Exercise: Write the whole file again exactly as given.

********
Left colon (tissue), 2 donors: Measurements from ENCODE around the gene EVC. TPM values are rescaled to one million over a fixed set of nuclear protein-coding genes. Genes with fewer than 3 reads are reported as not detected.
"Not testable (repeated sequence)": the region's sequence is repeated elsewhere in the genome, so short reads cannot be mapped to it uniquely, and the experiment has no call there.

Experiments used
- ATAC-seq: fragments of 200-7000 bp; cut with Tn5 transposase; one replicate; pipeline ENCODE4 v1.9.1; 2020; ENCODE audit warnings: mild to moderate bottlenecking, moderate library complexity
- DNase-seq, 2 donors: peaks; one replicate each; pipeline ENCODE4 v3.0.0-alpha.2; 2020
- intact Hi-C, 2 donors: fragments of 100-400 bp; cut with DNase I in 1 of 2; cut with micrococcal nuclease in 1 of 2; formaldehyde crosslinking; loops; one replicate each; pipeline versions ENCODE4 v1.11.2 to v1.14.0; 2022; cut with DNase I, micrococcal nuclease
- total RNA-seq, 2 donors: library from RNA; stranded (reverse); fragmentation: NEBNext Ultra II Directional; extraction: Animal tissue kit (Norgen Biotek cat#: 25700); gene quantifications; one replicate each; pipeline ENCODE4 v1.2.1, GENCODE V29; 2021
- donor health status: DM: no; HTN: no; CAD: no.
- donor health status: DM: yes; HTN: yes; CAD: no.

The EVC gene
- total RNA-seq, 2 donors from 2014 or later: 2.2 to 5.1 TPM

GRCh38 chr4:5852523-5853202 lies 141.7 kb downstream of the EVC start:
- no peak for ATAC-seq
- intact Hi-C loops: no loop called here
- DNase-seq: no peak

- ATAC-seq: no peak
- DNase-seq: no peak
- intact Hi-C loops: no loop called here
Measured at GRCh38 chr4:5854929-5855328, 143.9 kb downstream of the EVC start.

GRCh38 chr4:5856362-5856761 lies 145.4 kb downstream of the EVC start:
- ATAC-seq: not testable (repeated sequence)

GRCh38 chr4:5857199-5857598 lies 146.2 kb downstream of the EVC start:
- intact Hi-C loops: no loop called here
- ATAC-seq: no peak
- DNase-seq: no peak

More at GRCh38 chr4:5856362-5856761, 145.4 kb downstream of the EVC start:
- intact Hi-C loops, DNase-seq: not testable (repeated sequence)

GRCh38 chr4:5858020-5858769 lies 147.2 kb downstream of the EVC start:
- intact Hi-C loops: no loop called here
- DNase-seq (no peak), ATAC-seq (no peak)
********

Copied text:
Left colon (tissue), 2 donors: Measurements from ENCODE around the gene EVC. TPM values are rescaled to one million over a fixed set of nuclear protein-coding genes. Genes with fewer than 3 reads are reported as not detected.
"Not testable (repeated sequence)": the region's sequence is repeated elsewhere in the genome, so short reads cannot be mapped to it uniquely, and the experiment has no call there.

Experiments used
- ATAC-seq: fragments of 200-7000 bp; cut with Tn5 transposase; one replicate; pipeline ENCODE4 v1.9.1; 2020; ENCODE audit warnings: mild to moderate bottlenecking, moderate library complexity
- DNase-seq, 2 donors: peaks; one replicate each; pipeline ENCODE4 v3.0.0-alpha.2; 2020
- intact Hi-C, 2 donors: fragments of 100-400 bp; cut with DNase I in 1 of 2; cut with micrococcal nuclease in 1 of 2; formaldehyde crosslinking; loops; one replicate each; pipeline versions ENCODE4 v1.11.2 to v1.14.0; 2022; cut with DNase I, micrococcal nuclease
- total RNA-seq, 2 donors: library from RNA; stranded (reverse); fragmentation: NEBNext Ultra II Directional; extraction: Animal tissue kit (Norgen Biotek cat#: 25700); gene quantifications; one replicate each; pipeline ENCODE4 v1.2.1, GENCODE V29; 2021
- donor health status: DM: no; HTN: no; CAD: no.
- donor health status: DM: yes; HTN: yes; CAD: no.

The EVC gene
- total RNA-seq, 2 donors from 2014 or later: 2.2 to 5.1 TPM

GRCh38 chr4:5852523-5853202 lies 141.7 kb downstream of the EVC start:
- no peak for ATAC-seq
- intact Hi-C loops: no loop called here
- DNase-seq: no peak

- ATAC-seq: no peak
- DNase-seq: no peak
- intact Hi-C loops: no loop called here
Measured at GRCh38 chr4:5854929-5855328, 143.9 kb downstream of the EVC start.

GRCh38 chr4:5856362-5856761 lies 145.4 kb downstream of the EVC start:
- ATAC-seq: not testable (repeated sequence)

GRCh38 chr4:5857199-5857598 lies 146.2 kb downstream of the EVC start:
- intact Hi-C loops: no loop called here
- ATAC-seq: no peak
- DNase-seq: no peak

More at GRCh38 chr4:5856362-5856761, 145.4 kb downstream of the EVC start:
- intact Hi-C loops, DNase-seq: not testable (repeated sequence)

GRCh38 chr4:5858020-5858769 lies 147.2 kb downstream of the EVC start:
- intact Hi-C loops: no loop called here
- DNase-seq (no peak), ATAC-seq (no peak)